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Ballet Talk for Dancers

Time Commitment For Young Boys


Clpretzel

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Echoing CeliB's post #9, another thing to consider is that there are many wonderful activities like music and sports that young boys can do early on and that will eventually

come to complement their ballet training. Although my son's primary foci now are ballet and music, he had quite a balance of activities as a young boy, and

I can now see how all them them helped to make him a better dancer.

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DS danced once a week for an hour at 7. He also participated in sports and scouts and ran around the neighborhood doing little guy things. He was 11 before he gave up any other activities to increase dance hours.

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My DS started at 7 yrs. old with 1 1/2 hours of ballet each week. He also had soccer and piano. The next schoolyear he quit soccer and went 2 days a week to ballet with 1 1/2 hours of ballet each of those days. At 12, he quit piano and focused just on ballet.

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Our experience has been that DS (who took his first dance class when he was 10) has benefited from starting later. Like other parents have already posted, he tried various other activities (swimming, soccer etc) before taking some tap classes. He liked that a lot but was only doing it once each week. When he was dragged into his first ballet class, things changed quickly and he was in the studio several times each week. He loved it and felt that this was the activity that suited him the best. I am glad that he has non-dance skills and interests (like playing the guitar). Not only are these the activities he turns too during his spare time (hah!) but it also gives him interests he can share with non-dancing boys (including all the males in his extended family!). I think that our sons are at risk of being so isolated from their peers that having some outside interests is important. Once they get into the dance world, it seems pretty difficult to develop new interests. It seems to me that the time when they are still children is invaluable for establishing interests. Now that DS is 16, he is in the studio virtually full time. He doesn't have time to learn a new skill!

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Thyme's point is really important. It is jazz band that keeps my son connected socially at school. I'm glad he took the time at a younger age to cultivate this interest. Now if we can find an s.i. that will let him bring his trombone along.....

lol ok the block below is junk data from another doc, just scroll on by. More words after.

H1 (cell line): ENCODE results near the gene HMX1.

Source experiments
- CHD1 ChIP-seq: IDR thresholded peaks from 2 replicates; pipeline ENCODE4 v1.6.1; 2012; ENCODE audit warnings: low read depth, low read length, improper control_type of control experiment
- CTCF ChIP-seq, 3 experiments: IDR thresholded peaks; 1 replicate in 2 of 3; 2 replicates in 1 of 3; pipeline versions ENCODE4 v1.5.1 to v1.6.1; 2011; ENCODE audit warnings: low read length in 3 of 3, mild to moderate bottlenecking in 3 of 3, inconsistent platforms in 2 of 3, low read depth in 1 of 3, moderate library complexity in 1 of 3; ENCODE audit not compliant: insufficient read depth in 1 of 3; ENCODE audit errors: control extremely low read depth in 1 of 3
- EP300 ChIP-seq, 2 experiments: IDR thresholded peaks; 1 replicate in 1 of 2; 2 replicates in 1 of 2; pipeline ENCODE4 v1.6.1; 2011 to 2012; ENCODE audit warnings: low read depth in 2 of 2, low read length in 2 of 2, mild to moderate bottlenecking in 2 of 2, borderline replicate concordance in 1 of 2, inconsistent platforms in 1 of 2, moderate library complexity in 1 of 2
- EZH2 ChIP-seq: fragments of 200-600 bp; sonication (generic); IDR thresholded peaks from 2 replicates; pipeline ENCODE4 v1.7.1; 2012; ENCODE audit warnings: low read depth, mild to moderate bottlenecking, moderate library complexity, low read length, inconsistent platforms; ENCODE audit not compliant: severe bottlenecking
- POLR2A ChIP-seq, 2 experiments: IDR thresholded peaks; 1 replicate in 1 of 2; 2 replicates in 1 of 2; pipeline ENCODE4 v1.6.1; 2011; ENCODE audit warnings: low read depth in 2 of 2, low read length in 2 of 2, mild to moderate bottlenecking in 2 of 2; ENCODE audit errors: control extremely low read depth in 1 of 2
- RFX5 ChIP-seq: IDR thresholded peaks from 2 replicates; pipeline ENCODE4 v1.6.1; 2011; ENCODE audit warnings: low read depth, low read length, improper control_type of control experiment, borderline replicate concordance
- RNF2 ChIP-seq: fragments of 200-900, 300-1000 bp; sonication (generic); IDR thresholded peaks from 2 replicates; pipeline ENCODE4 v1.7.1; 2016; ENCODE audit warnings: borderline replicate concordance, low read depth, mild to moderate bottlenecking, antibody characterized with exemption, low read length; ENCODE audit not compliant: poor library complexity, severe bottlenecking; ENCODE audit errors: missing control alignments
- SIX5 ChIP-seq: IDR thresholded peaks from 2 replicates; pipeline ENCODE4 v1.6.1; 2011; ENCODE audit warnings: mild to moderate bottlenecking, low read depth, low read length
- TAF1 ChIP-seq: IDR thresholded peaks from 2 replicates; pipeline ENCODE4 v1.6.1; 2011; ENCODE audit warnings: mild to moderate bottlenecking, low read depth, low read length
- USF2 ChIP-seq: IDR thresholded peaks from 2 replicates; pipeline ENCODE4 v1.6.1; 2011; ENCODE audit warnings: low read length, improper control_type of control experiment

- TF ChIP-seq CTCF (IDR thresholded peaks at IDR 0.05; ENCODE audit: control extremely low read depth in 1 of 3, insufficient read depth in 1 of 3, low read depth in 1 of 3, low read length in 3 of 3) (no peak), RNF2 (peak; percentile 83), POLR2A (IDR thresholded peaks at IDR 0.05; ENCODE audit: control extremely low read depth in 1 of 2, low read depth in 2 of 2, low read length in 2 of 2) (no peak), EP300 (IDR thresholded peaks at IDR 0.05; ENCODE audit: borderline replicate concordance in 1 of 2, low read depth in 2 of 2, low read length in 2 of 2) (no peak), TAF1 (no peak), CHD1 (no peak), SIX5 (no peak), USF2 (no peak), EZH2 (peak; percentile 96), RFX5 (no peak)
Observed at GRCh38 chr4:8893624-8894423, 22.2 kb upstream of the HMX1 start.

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I know that there are different paths to the dance world, but we have found it beneficial for our son to have started in gymnastics. For one, there were many more boys, he developed various areas of his body and a good body sense, and competed which I think taught him the importance of pushing yourself and teamwork. So far, it has translated well into the dance world. Gymnastics was also a safe way for him to express himself without being bullied (which happened when he first went into ballet).

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Ballet is my son's second activity. He will never give up his first activity, so he'll never be able to put in the kind of hours that some boys do.

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Members - please be careful with offering advice (advice on BT4D is left for the teachers and moderators). Only state your experience with your dancer and remember that we do not compare the experience of our dancer with that of someone we do not know.

 

I hope my comment didn't come across overly didactic. I just didn't want to mislead anyone by giving an incorrect impression of our experience. I think what also should be made clear is that DS wanted to train in the Russian method and there simply aren't enough Russian ballet teachers in the UK to get the number of classes someone aged 14 plus would need. So vocational school was our only option.

 

If another style of ballet teaching suits and you can gain sufficient hours outside normal schooling this would of course amount to the same thing...

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MIn, If he really wants to both do dance and trombone for a summer program, have you looked at Blue Lake in northern Michigan? They are a Fine Arts camp that with a major, minor system allows more than one type of performance opportunity.

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